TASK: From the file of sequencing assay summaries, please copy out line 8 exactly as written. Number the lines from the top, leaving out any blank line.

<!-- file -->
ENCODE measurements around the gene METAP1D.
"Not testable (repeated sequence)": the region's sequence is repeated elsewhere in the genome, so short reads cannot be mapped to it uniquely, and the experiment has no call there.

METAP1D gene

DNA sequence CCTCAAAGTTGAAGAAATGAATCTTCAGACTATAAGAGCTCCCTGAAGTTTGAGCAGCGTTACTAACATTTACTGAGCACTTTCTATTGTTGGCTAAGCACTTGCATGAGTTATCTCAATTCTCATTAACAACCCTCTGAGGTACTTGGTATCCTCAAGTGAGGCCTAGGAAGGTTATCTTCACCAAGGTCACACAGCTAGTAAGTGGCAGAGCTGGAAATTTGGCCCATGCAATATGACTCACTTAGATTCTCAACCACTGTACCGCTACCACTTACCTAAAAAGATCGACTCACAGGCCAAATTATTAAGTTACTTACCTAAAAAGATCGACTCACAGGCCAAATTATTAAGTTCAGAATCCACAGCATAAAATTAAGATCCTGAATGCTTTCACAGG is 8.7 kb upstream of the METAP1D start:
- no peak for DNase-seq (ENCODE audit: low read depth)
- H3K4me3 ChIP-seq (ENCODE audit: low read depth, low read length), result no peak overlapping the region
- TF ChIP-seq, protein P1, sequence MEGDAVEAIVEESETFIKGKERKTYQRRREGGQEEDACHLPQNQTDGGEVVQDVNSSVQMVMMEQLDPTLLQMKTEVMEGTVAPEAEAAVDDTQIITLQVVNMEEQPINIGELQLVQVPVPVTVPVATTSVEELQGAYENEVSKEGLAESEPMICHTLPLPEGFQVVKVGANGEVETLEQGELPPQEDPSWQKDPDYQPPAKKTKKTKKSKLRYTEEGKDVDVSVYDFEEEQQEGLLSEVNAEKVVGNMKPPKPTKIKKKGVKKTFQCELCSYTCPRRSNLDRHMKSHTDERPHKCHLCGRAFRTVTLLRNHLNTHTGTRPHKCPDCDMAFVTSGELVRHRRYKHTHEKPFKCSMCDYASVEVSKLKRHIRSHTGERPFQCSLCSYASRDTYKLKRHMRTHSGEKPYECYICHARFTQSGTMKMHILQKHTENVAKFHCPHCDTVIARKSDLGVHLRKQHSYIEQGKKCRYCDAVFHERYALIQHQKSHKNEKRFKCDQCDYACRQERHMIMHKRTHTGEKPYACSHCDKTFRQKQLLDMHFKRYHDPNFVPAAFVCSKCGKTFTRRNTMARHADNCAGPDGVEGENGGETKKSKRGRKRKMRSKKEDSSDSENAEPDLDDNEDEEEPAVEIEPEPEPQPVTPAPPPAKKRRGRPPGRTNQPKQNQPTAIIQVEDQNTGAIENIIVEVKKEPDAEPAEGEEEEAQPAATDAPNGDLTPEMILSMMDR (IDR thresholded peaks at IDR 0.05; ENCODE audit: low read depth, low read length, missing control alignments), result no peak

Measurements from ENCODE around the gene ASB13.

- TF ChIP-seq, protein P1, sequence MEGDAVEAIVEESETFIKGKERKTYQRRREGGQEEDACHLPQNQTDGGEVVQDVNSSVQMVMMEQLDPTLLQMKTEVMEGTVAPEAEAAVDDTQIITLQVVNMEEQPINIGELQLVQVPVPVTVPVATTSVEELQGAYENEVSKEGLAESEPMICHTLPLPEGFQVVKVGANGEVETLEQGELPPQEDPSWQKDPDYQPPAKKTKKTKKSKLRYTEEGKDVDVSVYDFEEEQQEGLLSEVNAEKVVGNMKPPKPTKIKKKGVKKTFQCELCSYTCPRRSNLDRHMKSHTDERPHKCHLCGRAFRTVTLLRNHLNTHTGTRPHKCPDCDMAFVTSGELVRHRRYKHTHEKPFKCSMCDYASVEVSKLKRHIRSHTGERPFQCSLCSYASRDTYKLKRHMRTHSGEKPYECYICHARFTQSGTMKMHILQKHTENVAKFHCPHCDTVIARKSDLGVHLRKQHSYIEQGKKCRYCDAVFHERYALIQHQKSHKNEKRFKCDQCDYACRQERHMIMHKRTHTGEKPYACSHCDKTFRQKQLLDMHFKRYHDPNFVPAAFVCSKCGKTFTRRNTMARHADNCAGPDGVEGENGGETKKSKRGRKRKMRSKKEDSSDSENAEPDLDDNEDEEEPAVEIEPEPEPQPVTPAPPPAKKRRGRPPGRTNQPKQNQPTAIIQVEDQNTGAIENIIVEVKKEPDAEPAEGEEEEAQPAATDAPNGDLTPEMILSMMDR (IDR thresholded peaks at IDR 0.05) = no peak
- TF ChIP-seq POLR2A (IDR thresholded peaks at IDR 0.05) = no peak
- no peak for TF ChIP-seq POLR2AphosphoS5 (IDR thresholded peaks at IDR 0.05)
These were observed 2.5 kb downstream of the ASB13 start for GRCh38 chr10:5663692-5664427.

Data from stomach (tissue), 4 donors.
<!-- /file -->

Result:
Measurements from ENCODE around the gene ASB13.